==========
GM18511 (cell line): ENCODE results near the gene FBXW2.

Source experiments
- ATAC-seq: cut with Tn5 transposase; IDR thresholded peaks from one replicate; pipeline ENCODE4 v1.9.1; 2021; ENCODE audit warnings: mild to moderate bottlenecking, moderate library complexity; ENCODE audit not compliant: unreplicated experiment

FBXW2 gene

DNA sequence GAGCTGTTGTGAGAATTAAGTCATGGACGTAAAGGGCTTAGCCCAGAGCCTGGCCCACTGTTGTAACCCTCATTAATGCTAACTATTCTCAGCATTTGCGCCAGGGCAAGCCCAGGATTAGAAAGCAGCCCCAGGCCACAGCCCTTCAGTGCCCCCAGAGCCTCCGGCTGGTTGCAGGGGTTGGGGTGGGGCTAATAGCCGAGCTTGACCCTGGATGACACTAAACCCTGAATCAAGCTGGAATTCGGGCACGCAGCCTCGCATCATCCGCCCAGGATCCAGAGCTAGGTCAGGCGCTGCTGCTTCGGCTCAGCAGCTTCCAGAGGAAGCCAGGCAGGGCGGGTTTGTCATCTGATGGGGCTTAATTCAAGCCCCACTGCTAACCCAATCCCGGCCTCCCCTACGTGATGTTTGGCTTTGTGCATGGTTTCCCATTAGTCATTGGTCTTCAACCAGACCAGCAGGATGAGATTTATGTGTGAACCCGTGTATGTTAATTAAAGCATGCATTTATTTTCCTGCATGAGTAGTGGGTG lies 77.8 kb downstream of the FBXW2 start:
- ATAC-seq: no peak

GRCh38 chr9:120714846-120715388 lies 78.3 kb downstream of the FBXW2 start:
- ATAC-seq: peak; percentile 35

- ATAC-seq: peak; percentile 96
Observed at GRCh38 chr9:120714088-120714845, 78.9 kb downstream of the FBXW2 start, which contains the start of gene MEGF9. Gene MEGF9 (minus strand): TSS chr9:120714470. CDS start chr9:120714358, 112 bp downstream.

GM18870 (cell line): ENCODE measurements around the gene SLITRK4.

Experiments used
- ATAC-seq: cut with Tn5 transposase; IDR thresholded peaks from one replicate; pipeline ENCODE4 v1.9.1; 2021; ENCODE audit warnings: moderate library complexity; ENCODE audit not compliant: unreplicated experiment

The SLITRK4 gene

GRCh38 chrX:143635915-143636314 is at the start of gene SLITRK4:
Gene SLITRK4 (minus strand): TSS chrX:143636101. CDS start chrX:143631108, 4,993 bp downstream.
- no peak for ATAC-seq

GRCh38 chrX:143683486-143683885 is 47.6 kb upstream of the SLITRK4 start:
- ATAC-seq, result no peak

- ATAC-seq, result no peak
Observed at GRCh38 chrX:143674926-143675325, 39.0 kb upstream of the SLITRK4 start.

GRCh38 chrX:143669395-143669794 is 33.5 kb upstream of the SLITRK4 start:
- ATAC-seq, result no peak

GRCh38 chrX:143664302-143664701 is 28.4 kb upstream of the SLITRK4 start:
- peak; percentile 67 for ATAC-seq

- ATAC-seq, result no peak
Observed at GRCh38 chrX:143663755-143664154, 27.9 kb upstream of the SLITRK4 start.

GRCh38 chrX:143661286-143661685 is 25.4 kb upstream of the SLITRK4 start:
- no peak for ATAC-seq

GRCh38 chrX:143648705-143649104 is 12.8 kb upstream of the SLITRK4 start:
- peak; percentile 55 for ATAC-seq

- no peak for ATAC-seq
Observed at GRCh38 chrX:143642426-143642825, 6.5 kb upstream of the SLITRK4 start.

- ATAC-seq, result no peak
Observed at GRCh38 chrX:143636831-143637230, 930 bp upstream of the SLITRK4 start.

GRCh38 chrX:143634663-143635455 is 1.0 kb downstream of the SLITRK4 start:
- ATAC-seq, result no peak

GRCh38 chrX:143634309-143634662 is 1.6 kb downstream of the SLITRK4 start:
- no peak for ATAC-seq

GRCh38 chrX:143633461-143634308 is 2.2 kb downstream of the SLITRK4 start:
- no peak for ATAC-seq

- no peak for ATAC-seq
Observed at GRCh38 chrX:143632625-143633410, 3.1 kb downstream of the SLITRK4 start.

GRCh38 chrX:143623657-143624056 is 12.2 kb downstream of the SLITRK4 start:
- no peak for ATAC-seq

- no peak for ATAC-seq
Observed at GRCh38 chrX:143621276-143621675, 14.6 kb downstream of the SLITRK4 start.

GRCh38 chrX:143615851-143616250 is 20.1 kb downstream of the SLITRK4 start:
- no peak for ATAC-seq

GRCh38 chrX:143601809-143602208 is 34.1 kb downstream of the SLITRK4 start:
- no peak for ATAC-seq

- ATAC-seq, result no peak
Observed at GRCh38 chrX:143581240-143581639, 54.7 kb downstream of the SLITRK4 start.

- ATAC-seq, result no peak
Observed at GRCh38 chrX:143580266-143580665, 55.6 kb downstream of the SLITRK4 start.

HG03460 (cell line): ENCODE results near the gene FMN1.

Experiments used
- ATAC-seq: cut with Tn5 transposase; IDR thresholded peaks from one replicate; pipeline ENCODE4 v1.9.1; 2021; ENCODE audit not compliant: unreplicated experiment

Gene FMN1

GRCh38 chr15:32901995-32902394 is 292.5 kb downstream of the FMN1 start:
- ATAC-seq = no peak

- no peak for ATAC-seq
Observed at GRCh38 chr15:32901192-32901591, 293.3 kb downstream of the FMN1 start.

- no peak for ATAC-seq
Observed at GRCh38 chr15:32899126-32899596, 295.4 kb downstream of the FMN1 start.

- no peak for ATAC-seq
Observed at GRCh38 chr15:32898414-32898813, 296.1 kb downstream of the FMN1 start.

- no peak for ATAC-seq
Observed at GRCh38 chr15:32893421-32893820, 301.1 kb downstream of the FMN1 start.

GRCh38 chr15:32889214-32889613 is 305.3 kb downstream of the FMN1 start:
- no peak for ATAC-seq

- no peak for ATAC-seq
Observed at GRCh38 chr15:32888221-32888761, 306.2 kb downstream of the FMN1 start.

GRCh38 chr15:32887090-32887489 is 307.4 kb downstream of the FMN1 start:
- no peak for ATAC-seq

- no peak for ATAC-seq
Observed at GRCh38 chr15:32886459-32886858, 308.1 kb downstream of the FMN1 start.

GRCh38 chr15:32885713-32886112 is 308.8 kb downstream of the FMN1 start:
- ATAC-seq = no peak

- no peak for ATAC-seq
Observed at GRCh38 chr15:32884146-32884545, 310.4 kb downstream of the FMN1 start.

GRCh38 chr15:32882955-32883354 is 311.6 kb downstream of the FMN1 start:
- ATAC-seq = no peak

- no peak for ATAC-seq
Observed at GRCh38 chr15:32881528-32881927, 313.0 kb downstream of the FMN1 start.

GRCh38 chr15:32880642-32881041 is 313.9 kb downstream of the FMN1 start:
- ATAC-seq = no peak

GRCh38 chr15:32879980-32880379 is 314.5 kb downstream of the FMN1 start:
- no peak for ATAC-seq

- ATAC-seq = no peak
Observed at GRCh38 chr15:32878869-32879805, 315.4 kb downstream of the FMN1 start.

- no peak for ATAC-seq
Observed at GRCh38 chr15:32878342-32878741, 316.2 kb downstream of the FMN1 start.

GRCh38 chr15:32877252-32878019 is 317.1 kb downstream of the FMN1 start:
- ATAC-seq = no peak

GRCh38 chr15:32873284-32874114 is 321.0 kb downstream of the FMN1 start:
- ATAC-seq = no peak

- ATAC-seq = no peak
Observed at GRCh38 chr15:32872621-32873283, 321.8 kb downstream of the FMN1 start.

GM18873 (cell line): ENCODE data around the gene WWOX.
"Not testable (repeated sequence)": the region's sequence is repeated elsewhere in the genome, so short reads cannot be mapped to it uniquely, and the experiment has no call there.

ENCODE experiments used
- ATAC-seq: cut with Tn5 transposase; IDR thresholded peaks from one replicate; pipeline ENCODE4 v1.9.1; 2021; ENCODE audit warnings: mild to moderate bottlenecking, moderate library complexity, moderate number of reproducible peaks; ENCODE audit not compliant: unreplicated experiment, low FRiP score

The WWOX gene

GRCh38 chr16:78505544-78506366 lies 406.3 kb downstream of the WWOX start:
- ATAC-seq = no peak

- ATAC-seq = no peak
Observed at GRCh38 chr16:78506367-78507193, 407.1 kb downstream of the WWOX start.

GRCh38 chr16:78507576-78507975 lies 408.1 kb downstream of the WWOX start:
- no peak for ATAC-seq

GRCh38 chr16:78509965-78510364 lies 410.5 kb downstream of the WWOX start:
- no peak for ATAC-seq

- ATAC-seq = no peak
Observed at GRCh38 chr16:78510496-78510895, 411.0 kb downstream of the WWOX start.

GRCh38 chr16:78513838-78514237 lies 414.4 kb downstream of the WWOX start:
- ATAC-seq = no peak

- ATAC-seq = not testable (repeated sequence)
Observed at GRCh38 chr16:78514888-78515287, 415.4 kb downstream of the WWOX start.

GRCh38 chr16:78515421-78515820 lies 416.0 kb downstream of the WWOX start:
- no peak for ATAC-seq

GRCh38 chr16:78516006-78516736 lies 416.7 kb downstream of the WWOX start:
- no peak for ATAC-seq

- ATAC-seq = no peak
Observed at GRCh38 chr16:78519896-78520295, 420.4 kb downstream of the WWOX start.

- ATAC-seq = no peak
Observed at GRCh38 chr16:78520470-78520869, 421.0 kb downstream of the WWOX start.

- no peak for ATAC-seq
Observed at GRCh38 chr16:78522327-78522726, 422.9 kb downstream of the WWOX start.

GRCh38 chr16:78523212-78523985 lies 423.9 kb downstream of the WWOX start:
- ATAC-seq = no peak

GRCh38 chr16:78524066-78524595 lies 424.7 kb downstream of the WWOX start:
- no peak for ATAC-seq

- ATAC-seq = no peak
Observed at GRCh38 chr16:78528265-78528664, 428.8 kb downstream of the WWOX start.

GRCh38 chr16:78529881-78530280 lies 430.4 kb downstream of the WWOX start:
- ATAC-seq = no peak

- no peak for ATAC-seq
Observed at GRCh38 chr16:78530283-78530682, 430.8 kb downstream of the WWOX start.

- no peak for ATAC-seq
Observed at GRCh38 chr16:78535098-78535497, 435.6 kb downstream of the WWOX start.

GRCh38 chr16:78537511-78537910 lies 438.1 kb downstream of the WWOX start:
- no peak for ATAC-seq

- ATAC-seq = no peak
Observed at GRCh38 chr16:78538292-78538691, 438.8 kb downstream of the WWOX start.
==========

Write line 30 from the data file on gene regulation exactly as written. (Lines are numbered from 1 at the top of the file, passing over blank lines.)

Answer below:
GRCh38 chrX:143648705-143649104 is 12.8 kb upstream of the SLITRK4 start: